… That day there was a wind blowing and, after a while, I saw the leaf leave the branch and float down to the soil, dancing joyfully, because as it floated it saw itself already there in the tree. It was so happy. I bowed my head, knowing that I have a lot to learn from the leaf because it is not afraid-it knew nothing can be born and nothing can die.”

Cultural Beliefs About Trees

Trees are considered sacred in virtually every place where humans have settled.

There are many profound beliefs surrounding trees that people have held for millennia. Here are some interesting and touching examples:

  • For the Sng’oi people of Malaysia, a person and a tree can belong with each other, and this relationship is maintained for life. Certain trees and certain people belong together. When a person belongs with a tree, they also belong with its offspring: any trees that grow from the seeds of the first tree, no matter how far the seeds may scatter. The Sng’oi people call upon their intuition to know which child trees have sprung from which parent trees.
  • The World Tree is said to dwell in three worlds: Its roots reach down to the underworld, its trunk sits on the Earth, and its branches extend up to the heavens. Many cultures share a belief that this tree is the Axis Mundi or World Axis which supports or holds up the cosmos. For the Mayan peoples, the Axis Mundi was a massive Ceiba (in other cultures, it is called Kapok) tree that stands at the center of the world. The Mayan beliefs reflect that human souls first came into being as the sacred white flowers on the branches of the Ceiba tree. Souls of the dead Mayan ancestors rose from the roots of the Axis Mundi up through its branches and into the celestial realms.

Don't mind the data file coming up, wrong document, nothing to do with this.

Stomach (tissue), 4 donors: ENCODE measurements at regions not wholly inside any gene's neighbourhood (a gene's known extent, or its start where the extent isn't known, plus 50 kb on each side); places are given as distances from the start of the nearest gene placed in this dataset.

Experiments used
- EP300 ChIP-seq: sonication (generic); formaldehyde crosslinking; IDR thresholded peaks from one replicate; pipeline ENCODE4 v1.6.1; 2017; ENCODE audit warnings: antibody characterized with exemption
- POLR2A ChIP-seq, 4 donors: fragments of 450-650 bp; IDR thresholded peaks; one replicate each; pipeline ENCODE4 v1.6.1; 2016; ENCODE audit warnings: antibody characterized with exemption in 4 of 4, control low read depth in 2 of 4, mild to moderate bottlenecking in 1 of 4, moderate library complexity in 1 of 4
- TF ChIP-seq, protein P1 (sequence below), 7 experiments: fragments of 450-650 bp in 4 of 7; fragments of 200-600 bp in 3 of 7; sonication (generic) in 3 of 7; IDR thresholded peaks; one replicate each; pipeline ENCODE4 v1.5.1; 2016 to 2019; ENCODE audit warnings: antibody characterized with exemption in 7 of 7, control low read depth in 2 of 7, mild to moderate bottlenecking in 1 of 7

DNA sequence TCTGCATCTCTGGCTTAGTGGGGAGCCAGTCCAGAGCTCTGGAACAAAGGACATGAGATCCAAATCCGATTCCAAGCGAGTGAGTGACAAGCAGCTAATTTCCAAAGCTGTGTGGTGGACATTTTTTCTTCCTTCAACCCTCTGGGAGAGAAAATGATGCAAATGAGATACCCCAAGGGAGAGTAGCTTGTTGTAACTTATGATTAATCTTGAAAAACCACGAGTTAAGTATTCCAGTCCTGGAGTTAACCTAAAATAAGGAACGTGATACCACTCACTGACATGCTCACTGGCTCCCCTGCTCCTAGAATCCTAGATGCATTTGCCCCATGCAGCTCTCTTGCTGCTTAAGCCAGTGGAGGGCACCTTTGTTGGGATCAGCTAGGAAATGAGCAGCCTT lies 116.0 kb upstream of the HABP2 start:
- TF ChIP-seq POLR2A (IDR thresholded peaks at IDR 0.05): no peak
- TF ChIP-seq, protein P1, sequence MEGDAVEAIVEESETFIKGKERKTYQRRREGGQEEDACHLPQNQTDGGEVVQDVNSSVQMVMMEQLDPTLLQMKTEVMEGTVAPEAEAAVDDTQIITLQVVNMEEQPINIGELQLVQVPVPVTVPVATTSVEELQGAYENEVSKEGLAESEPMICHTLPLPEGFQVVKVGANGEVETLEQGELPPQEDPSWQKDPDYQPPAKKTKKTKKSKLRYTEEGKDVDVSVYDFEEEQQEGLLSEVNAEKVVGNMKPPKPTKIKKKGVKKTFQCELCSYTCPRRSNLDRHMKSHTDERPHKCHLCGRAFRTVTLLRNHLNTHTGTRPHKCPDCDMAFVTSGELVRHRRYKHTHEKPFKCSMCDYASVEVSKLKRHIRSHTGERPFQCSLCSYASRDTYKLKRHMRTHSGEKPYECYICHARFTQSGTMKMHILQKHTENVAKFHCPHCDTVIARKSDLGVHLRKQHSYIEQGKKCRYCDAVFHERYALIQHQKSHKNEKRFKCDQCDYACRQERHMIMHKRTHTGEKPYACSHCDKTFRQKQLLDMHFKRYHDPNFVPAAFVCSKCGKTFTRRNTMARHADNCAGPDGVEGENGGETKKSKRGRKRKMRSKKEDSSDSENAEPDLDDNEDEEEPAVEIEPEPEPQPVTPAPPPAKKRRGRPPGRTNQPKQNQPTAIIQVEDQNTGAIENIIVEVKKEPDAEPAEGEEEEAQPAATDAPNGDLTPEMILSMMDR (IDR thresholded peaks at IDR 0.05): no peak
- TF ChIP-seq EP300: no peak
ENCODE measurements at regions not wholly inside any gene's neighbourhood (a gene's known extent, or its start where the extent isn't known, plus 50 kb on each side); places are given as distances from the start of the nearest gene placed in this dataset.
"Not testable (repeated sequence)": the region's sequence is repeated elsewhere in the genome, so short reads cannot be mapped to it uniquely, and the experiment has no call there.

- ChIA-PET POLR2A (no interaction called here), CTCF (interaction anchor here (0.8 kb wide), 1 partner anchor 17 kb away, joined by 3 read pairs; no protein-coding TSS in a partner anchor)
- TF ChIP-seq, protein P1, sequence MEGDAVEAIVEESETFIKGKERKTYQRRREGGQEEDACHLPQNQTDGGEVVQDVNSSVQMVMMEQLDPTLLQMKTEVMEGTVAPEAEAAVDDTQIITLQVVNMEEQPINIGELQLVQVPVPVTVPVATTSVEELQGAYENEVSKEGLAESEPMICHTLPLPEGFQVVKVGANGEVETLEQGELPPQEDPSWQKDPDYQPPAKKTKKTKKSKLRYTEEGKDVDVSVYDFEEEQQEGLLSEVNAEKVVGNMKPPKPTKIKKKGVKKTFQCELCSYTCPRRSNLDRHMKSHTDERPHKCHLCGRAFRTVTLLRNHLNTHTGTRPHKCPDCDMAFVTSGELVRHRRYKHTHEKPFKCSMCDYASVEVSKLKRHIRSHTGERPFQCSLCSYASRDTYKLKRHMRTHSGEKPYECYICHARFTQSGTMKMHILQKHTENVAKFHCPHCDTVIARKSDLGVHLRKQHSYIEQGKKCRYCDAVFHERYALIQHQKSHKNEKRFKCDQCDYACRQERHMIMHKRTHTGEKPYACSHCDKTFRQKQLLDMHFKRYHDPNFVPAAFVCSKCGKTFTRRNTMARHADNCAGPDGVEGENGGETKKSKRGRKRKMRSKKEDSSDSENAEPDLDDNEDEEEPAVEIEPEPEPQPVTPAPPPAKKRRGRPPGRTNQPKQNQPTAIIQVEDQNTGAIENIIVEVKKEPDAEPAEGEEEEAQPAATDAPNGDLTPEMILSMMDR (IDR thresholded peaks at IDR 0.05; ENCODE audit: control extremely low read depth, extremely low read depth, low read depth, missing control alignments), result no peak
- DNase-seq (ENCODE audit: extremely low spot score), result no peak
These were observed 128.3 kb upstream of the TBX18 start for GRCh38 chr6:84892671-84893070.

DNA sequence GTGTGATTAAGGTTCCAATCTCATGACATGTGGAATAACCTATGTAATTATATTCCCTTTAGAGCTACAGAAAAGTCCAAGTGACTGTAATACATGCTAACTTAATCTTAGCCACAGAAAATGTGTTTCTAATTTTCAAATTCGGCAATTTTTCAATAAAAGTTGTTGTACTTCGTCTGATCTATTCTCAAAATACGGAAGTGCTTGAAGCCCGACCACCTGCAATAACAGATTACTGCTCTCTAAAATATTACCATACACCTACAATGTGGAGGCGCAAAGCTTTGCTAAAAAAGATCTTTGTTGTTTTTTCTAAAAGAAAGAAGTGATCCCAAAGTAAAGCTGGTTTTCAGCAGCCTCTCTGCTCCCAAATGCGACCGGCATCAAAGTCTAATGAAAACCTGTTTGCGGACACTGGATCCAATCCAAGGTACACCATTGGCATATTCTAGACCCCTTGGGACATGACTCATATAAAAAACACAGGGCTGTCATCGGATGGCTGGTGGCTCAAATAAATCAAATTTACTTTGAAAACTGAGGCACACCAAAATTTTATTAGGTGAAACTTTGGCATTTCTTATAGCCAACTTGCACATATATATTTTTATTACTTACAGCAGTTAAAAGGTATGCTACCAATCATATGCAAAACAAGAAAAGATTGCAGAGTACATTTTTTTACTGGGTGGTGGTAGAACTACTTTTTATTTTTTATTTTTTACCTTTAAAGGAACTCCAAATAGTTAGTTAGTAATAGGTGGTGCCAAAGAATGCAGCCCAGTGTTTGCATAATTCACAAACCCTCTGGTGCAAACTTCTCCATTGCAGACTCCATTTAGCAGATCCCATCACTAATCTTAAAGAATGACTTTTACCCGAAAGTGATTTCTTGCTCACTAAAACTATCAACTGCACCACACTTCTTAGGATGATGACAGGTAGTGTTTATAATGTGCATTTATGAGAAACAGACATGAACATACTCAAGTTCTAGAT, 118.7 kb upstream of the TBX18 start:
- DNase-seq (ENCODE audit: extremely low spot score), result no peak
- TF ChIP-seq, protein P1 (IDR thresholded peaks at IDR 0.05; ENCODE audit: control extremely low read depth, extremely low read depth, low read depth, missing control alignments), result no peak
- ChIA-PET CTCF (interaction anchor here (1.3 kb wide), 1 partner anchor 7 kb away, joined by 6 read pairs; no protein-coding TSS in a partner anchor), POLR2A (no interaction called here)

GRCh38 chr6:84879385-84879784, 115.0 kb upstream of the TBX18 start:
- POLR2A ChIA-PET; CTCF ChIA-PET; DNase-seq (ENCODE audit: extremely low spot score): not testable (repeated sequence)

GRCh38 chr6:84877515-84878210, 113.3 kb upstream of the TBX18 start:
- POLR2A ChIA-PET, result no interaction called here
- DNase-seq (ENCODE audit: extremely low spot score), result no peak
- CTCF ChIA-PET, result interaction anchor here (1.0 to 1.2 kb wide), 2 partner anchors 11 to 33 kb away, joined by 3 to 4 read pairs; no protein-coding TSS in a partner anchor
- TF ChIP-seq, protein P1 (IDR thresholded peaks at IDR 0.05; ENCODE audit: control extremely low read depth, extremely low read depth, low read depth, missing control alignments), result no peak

• In Germanic regions, it was believed that mankind was created from tree trunks, echoing the perception that people and trees have much in common.
  • In Sweden, some trees were considered “wardens” and could guard a home from bad luck. The warden was usually a very old tree growing on the lot near the home. The family living there had such great respect for the tree that they would often adopt a surname related to the name of the tree.
  • A well-known sacred tree in Norse mythology was Yggdrasil, a giant ash tree that was said to link and shelter the nine worlds that were believed to exist.
  • In Irish and English folklore, fairies would be found wherever Ash, Oak, and Hawthorne trees grew together. Hawthorn trees were regarded as a powerful symbol of protection, and were often planted near houses to ward off lightning as well as evil spirits. On the dawn of Beltane, it was believed that women who bathed in the dew from a Hawthorne blossom would become beautiful, and men who washed their hands in the dew would become skilled craftsmen.
  • Buddhists have a deep reverence for the Bodhi tree, a type of fig tree with heart-shaped leaves, beneath which the Buddha is said to have meditated for 49 days, trying to reconcile his mind to the fact that there was suffering in the world. On the 49th day, he stood and thanked the tree for providing shade for him, and in that instant he attained enlightenment. Today, in the same location where the Buddha is believed to have sat, there grows a descendant of that same Bodhi tree. Buddhist myths say that the tree will live there until the world is destroyed, and the place where it grows will be the last place to be destroyed; and when the world is reborn, that site will be the first place to appear.
  • The villagers of Piplantri, in Rajasthan, India, celebrate the birth of each little girl by planting 111 trees in her honor. The entire village works together to plant and care for the trees. This tradition not only ensures that the environment will be able to support the increasing population of the village, but it has also brought harmony and a drop in crime to the village.